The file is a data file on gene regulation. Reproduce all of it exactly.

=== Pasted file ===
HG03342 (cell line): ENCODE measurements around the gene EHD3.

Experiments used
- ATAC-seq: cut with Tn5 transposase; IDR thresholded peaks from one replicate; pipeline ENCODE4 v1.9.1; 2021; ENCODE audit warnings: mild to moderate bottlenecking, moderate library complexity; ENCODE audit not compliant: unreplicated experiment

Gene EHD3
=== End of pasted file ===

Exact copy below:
HG03342 (cell line): ENCODE measurements around the gene EHD3.

Experiments used
- ATAC-seq: cut with Tn5 transposase; IDR thresholded peaks from one replicate; pipeline ENCODE4 v1.9.1; 2021; ENCODE audit warnings: mild to moderate bottlenecking, moderate library complexity; ENCODE audit not compliant: unreplicated experiment

Gene EHD3